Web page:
Is a fiber connection really better than cable for gaming?
The short answer is ‘usually’—here’s why, and how to test your connection to make sure you’ve got the best one available.
The debate has gone on for over a decade at this point: whether a fiber-based optical internet connection is best for gaming, or if linking up with ol’ fashioned copper is just as good. For almost half of the folks in the US, the argument may be meaningless, as they still can’t choose their internet service provider if they want a broadband connection (defined as a modest >25 Mbps download, and >3 Mbps upload, per the FCC). But at least in the most recent data, approximately 54 million US households did have a choice between two broadband providers, and a lucky 7 million actually had access to three providers.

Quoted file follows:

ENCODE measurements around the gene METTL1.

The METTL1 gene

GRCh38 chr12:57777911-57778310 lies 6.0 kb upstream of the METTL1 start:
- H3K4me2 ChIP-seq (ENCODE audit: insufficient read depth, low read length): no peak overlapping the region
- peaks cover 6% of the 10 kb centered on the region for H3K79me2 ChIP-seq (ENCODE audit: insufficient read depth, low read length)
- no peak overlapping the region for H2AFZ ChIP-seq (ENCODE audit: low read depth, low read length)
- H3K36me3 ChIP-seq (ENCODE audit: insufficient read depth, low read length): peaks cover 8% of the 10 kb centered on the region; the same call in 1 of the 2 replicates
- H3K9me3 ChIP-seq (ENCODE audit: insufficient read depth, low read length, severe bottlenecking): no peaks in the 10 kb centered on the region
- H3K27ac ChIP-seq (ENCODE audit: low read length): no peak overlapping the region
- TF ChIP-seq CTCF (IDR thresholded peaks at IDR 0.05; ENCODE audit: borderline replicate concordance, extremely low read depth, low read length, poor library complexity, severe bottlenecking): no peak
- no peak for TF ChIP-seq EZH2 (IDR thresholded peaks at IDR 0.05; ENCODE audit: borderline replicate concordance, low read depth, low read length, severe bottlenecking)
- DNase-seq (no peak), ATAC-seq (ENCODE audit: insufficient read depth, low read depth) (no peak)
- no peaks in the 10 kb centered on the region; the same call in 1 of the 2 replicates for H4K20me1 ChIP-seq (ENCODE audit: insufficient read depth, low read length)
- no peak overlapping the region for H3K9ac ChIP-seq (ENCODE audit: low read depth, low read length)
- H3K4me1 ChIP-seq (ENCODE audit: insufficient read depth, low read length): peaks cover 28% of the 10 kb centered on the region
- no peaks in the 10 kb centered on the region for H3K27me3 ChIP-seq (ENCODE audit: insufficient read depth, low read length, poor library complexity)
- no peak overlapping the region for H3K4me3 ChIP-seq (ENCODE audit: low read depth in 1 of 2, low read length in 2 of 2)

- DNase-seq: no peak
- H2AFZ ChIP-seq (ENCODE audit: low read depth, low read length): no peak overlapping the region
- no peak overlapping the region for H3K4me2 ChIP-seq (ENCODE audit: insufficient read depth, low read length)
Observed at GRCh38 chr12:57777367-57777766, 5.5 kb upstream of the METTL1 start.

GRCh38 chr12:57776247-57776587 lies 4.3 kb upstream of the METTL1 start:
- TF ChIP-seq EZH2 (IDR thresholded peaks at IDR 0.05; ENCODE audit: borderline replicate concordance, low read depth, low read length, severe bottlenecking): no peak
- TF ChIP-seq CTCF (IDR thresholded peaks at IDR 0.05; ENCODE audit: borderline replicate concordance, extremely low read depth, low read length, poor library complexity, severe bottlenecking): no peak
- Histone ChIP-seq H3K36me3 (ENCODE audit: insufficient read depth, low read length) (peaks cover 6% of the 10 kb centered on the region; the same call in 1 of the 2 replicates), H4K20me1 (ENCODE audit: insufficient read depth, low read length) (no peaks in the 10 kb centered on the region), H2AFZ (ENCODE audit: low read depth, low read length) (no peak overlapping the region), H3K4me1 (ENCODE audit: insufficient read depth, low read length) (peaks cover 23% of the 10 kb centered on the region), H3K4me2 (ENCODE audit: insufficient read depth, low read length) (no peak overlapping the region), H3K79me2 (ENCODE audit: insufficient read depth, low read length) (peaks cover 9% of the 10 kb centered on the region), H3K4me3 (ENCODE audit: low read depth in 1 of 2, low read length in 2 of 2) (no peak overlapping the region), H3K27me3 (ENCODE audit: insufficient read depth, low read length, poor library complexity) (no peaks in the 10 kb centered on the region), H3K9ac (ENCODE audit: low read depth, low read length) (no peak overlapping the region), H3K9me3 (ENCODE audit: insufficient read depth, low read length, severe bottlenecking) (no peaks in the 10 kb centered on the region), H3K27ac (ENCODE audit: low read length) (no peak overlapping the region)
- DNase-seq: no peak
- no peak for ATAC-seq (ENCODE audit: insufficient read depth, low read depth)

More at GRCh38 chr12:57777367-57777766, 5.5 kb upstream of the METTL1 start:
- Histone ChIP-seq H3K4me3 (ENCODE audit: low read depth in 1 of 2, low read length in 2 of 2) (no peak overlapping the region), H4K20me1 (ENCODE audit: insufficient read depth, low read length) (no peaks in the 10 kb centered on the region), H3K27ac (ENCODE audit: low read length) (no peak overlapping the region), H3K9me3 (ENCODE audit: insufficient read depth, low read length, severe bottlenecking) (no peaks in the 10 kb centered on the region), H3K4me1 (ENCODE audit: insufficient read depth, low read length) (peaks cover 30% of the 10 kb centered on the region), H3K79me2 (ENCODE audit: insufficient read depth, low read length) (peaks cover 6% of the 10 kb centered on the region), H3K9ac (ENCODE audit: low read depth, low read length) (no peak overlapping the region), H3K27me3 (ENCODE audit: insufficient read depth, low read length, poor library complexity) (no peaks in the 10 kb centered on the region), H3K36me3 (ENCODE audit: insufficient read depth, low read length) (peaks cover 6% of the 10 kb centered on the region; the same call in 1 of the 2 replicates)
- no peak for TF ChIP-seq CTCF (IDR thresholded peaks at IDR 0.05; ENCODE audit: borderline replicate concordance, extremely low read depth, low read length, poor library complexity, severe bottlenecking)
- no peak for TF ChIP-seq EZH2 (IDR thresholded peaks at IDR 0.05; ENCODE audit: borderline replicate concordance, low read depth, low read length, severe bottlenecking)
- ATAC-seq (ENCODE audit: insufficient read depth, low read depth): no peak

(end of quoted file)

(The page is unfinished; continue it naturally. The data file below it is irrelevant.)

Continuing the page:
On the cable side of things, we have an aging copper infrastructure based on coaxial wires and amplifiers to propagate the signal across distances, with the speed of data transmission through a copper wire being about two-thirds the speed of light in a vacuum. Cable throughput speeds have traditionally been lower than fiber options, although DOCSIS 3.0 enables 1 Gbps download speeds (but this is not a symmetrical connection as the upload speeds max out at 100 Mbps), and its followup standard DOCSIS 3.1 promises even faster 10 Gbps speeds. Both are still being deployed and are not fully available.
The optical fiber side is the newer technology, with the data carried via pulses of light through pipes made of glass. To avoid confusion, know that cable carriers these days have a fiber optic backbone, and use the coax for their ‘last milesolution,’ that is, the cable that actually reaches your residence, whereas ‘fiber internet’ means the fiber goes all the way to your residence.